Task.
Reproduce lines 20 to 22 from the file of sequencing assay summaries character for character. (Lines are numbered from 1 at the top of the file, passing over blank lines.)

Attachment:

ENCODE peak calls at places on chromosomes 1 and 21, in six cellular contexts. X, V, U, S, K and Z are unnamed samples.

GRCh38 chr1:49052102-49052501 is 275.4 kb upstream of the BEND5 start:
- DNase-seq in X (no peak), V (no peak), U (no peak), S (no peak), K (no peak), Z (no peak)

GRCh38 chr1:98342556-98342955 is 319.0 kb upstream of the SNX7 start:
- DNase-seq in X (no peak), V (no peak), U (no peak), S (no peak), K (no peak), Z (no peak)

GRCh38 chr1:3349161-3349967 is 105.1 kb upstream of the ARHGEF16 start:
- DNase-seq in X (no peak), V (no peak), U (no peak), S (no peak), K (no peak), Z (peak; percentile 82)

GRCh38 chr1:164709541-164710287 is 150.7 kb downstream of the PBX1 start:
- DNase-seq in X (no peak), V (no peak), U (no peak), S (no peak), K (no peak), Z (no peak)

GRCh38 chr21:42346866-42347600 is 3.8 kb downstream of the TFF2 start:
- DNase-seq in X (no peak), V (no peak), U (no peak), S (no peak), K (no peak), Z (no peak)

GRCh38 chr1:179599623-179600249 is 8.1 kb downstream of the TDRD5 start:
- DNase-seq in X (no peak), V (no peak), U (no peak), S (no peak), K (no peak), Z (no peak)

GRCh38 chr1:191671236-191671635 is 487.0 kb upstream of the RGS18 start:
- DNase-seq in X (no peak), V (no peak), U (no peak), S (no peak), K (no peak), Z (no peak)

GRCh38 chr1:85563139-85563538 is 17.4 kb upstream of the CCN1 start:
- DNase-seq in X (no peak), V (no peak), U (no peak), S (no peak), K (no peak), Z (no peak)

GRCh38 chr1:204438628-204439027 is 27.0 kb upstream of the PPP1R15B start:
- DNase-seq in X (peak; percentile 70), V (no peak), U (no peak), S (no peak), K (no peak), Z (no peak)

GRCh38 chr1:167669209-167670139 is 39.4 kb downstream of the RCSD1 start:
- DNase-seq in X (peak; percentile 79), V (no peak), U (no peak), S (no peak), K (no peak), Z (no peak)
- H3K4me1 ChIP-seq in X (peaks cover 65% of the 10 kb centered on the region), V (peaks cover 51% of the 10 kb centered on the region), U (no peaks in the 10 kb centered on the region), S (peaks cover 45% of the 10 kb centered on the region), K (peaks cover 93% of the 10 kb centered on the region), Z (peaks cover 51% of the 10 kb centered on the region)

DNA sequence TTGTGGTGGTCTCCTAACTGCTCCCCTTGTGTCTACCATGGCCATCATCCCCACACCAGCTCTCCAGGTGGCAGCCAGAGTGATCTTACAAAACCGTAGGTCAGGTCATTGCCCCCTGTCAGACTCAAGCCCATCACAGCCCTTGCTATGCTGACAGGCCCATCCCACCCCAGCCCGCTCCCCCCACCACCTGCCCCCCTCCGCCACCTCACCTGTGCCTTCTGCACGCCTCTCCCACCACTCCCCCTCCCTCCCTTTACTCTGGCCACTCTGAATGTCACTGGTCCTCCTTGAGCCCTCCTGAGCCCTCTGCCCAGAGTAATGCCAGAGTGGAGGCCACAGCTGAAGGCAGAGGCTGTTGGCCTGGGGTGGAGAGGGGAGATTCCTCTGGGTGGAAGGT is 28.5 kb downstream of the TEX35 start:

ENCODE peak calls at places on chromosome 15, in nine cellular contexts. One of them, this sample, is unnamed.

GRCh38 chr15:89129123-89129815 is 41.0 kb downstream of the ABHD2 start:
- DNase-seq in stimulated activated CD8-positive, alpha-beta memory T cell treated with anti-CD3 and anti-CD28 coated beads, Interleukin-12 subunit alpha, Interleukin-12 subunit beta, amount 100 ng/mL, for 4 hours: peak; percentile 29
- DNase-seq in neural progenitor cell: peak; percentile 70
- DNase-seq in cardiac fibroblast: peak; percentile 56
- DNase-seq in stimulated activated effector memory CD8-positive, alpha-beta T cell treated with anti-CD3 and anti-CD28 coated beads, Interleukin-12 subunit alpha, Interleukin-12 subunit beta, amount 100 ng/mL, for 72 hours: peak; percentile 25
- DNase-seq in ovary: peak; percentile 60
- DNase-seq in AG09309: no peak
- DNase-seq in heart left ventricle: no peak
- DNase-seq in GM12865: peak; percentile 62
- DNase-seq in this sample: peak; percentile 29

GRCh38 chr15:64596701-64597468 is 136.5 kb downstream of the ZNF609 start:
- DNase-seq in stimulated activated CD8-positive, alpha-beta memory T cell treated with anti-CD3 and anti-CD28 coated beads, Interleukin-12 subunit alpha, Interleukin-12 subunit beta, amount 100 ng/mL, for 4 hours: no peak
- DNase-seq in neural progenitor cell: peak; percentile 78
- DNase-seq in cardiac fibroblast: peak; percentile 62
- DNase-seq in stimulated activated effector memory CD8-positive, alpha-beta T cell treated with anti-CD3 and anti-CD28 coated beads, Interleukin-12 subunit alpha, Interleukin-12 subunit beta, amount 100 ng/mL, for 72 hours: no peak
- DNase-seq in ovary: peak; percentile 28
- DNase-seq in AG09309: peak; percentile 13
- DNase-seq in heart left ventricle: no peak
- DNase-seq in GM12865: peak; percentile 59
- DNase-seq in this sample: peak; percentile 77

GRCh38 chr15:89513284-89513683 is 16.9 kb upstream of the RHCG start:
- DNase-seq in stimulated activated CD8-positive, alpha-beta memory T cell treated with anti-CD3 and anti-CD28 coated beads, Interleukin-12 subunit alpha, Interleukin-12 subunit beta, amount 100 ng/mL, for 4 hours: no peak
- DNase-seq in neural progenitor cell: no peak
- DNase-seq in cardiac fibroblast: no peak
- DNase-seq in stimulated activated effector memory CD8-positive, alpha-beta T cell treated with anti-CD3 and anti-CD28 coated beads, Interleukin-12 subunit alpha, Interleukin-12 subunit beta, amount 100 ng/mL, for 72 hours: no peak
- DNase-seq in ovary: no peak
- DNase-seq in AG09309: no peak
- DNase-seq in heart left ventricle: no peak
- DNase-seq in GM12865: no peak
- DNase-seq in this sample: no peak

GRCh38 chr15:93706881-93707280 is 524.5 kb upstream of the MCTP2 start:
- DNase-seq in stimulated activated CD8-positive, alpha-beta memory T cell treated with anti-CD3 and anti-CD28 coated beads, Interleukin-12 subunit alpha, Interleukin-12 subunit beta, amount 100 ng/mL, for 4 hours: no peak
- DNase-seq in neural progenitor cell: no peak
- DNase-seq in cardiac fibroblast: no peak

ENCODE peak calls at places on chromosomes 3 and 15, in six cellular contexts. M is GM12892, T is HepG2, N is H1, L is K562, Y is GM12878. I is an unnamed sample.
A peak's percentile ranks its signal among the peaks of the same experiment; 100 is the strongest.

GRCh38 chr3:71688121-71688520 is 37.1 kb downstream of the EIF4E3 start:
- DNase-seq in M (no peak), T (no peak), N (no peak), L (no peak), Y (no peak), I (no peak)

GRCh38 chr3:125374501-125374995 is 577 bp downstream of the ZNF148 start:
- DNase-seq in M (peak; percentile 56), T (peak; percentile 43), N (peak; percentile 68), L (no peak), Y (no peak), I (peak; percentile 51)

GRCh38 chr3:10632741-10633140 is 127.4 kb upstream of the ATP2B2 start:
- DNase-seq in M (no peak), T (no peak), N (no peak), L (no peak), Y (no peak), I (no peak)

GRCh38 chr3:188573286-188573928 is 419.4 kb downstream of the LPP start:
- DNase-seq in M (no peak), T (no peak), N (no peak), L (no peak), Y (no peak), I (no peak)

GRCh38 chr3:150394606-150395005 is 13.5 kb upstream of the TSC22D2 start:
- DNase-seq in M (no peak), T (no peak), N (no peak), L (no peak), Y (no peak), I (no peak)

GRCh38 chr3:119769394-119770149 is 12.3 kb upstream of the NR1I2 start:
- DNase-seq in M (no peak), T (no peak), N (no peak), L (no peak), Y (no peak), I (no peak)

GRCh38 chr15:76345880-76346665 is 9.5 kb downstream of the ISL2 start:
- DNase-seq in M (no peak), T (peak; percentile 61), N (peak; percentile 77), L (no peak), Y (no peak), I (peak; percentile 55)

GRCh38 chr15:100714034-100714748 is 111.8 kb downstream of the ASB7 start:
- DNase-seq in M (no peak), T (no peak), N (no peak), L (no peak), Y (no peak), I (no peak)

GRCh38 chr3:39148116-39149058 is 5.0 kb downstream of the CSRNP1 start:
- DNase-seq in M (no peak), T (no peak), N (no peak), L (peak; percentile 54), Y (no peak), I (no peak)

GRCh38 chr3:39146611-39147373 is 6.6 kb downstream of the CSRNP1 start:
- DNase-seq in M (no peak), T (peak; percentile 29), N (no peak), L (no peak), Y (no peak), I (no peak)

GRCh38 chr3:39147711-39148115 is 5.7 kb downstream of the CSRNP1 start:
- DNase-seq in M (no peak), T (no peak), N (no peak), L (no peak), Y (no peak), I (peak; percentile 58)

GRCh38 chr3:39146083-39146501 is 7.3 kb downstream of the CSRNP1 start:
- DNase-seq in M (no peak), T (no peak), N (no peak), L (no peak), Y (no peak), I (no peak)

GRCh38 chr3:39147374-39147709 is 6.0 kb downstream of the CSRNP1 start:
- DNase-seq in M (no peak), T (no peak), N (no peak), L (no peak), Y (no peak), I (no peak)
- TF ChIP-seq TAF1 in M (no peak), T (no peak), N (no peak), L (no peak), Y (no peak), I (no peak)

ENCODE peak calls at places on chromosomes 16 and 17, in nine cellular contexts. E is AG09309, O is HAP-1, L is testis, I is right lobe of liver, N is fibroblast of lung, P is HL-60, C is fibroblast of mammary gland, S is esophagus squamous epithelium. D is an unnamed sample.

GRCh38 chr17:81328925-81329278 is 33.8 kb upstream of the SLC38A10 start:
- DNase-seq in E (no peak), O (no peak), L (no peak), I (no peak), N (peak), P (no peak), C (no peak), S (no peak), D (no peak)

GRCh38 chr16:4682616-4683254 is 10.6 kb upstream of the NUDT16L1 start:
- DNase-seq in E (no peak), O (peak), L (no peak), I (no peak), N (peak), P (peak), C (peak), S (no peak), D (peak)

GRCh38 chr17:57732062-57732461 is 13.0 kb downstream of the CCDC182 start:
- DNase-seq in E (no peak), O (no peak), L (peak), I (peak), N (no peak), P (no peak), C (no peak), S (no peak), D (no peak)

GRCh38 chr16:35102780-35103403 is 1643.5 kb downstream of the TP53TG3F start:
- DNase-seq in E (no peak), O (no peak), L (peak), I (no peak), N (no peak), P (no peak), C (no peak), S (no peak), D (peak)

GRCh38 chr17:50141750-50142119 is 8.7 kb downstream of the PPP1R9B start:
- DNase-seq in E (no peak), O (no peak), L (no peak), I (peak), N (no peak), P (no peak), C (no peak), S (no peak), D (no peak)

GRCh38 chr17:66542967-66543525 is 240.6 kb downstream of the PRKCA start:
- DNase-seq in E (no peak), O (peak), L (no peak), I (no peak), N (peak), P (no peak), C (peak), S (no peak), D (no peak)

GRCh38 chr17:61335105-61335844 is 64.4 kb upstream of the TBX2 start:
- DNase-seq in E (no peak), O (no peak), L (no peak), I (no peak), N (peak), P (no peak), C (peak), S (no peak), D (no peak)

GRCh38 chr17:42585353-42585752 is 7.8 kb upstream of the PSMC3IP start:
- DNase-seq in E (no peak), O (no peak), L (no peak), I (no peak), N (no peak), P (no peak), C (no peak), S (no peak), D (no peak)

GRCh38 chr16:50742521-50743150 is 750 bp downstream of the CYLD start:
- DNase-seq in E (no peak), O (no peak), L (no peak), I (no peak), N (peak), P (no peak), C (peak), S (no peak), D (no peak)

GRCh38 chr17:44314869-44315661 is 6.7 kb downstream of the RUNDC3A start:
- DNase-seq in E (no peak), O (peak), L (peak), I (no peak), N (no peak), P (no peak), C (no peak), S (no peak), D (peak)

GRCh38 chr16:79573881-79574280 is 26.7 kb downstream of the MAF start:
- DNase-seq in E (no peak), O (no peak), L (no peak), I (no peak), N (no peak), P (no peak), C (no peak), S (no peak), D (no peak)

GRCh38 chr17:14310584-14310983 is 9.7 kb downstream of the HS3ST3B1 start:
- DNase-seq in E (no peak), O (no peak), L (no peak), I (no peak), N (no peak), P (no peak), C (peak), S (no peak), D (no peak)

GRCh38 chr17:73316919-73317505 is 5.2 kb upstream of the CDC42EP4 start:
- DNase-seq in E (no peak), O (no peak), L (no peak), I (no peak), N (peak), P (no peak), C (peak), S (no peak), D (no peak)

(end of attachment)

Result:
GRCh38 chr1:167669209-167670139 is 39.4 kb downstream of the RCSD1 start:
- DNase-seq in X (peak; percentile 79), V (no peak), U (no peak), S (no peak), K (no peak), Z (no peak)
- H3K4me1 ChIP-seq in X (peaks cover 65% of the 10 kb centered on the region), V (peaks cover 51% of the 10 kb centered on the region), U (no peaks in the 10 kb centered on the region), S (peaks cover 45% of the 10 kb centered on the region), K (peaks cover 93% of the 10 kb centered on the region), Z (peaks cover 51% of the 10 kb centered on the region)